How divided is France?

A far-right and a liberal candidate will face off in the second round of France's presidential elections. Commentators see the duel between Marine Le Pen and Emmanuel Macron as a sign that the traditional divides between the right and the left no longer exist, having been replaced by others.

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Yeni Akit (TR) /

Macron just the lesser evil

The French only voted for Macron because they felt they had no other alternative, the pro-government daily Yeni Akit concludes:

“According to the people on the street there is no winner; the loser is France. The French people have looked death in the face and chosen disease. The triumph of Macron, who was once economics minister for the ruling Socialist party and left that party to form a centrist movement, is basically a triumph of the media. From now on the election will be a reckoning between the left and the right. While the left is represented by the non-leftist Macron, a right-wing extremist, Le Pen, will represent the right.”

Lietuvos rytas (LT) /

No longer about left and right

France is no longer split into left and right; the divides are of a different nature nowadays, Lietuvos rytas counters:

“We can console ourselves that it could have been worse. Just imagine if it had been Le Pen and Mélenchon in the second round. That would have been a choice between a stroke and a heart attack. … But the separation into left and right is obsolete. It's not that the established parties are experiencing one fiasco after another and it is not the way they reflect the classical political spectrum. The main reason is that society is no longer divided into left and right. Today's divides run between the metropolis and the periphery, between city and countryside, between optimism and disappointment, today and yesterday. Only the devil knows why this wound has started to fester precisely now.” (ES) /

Inequality is the big issue

The election in France is above all about the redistribution of wealth, believes:

“To present the election as a duel between xenophobic extremists and centrist reformists is a convenient oversimplification for fabricating debates and headlines, but the reality is far more confusing and paradoxical. Many of Le Pen's voters are neither xenophobic nor racist but people who are convinced they're paying the price for a crisis they didn't cause. ... Many of Macron's voters are neither centrists nor reformists. They are people who believe that a decent balance can still be found between globalisation, accumulation and redistribution of wealth. ... Because this is what we are talking about when we talk of politics nowadays: about how to create wealth, whether to distribute it and how it should be distributed.”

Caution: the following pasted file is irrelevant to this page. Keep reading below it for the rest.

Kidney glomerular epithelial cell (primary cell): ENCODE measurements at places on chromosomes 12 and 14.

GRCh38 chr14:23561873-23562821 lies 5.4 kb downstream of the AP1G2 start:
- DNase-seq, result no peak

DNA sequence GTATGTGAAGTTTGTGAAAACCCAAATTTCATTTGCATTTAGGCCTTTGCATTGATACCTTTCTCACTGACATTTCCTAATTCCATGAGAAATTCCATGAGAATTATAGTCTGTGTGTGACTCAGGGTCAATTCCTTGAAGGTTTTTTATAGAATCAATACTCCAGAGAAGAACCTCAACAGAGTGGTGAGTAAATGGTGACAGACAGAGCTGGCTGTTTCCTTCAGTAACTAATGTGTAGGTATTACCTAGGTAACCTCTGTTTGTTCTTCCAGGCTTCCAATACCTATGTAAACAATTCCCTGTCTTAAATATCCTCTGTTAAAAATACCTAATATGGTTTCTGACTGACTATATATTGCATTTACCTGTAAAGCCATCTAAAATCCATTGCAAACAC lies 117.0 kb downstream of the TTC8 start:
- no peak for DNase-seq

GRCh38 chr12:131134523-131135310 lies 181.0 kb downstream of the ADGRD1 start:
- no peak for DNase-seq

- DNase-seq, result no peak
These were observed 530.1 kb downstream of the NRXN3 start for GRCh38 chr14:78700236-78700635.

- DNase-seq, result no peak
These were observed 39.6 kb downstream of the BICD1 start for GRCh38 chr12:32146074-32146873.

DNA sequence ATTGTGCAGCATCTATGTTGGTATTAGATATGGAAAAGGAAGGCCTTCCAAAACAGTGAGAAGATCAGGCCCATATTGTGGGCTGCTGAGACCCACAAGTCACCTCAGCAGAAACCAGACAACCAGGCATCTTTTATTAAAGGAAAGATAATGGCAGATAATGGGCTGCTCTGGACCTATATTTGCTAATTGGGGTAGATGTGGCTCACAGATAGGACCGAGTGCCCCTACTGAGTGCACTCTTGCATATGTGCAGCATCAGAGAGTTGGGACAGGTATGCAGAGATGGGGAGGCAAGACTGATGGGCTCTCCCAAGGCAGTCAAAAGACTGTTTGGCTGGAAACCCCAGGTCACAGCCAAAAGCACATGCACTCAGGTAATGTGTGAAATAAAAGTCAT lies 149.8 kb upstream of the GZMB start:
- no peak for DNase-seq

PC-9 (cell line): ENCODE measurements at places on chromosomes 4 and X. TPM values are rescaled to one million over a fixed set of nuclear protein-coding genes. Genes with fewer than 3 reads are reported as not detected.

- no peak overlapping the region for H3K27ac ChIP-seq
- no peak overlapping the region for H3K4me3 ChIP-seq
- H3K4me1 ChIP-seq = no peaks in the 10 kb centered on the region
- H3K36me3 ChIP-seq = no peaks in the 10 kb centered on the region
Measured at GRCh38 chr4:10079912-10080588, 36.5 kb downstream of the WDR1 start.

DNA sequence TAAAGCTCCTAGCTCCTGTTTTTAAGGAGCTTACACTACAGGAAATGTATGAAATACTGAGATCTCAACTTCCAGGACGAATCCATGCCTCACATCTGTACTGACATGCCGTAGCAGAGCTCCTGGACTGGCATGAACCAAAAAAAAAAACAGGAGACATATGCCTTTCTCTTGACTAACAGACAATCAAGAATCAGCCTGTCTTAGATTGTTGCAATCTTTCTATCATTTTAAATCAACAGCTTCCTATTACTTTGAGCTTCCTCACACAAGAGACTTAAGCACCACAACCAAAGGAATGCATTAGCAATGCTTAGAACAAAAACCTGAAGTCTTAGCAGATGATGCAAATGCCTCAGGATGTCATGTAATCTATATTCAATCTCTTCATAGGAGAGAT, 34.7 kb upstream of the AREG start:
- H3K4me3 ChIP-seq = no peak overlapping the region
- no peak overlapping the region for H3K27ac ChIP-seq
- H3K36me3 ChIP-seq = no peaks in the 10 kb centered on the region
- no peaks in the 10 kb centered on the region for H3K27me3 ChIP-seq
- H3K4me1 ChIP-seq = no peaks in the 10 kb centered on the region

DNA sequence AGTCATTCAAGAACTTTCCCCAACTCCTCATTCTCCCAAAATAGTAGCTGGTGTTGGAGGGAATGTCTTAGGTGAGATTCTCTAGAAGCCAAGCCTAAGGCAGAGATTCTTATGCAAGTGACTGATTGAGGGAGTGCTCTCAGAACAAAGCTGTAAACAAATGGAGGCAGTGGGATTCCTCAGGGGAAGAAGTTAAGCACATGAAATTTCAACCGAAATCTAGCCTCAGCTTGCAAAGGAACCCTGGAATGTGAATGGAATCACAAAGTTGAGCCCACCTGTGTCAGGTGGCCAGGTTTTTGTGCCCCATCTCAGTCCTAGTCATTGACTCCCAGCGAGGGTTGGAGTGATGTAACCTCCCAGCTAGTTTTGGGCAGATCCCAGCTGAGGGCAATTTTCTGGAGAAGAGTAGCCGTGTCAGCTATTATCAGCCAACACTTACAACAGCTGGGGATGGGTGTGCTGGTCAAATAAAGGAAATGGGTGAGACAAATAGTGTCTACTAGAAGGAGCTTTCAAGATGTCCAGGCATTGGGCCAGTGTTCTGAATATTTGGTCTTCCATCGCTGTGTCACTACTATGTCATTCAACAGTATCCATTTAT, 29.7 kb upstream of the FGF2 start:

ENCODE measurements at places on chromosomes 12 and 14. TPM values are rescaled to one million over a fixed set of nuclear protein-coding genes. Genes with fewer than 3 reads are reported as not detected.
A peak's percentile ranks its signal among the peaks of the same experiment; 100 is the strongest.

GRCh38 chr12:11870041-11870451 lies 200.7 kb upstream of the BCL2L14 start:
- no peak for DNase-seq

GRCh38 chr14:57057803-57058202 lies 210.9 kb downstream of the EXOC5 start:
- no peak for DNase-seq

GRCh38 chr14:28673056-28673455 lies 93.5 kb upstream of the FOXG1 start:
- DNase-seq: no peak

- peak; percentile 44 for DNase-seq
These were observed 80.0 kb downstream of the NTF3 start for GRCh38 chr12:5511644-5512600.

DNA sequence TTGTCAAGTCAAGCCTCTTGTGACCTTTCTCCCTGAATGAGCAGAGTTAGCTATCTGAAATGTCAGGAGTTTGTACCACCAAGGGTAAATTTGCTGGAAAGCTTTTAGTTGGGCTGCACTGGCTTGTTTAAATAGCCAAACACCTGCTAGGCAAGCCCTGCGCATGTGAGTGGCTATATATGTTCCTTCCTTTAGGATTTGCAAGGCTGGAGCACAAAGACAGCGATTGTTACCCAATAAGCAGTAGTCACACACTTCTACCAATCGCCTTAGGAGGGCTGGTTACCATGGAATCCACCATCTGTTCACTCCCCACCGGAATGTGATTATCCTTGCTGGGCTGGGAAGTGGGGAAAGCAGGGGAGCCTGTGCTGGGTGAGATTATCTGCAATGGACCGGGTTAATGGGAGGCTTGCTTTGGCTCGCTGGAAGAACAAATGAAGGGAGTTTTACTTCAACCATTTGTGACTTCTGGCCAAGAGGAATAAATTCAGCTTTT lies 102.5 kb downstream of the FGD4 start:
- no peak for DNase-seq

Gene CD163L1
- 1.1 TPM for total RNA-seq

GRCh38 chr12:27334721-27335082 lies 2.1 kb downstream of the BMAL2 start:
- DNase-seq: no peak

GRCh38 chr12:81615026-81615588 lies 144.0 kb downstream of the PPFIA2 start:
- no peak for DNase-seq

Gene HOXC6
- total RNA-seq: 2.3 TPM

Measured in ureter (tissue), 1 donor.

Blog Pitsirikos (GR) /

The left to blame for right-wing extremism

According to blogger Pitsirikos the left is largely to blame for what is going on in France now:

“The same story is being told there as in other EU countries. It goes: 'Vote for the neoliberal fascists to stop the real fascists from coming to power'. … First large sections of the population are pushed into unemployment, to the brink of despair. Then, once the voters notice that 'Socialists' like Hollande are also neoliberal, they turn to the far right. In reality they don't seek out the far right themselves but are led towards it. Neoliberal politics leads them there. And why don't they turn to the left? Because the left doesn't really exist. In Greece, citizens turned to the left. And all they got was a wild austerity programme. So what does that leave? The far right.”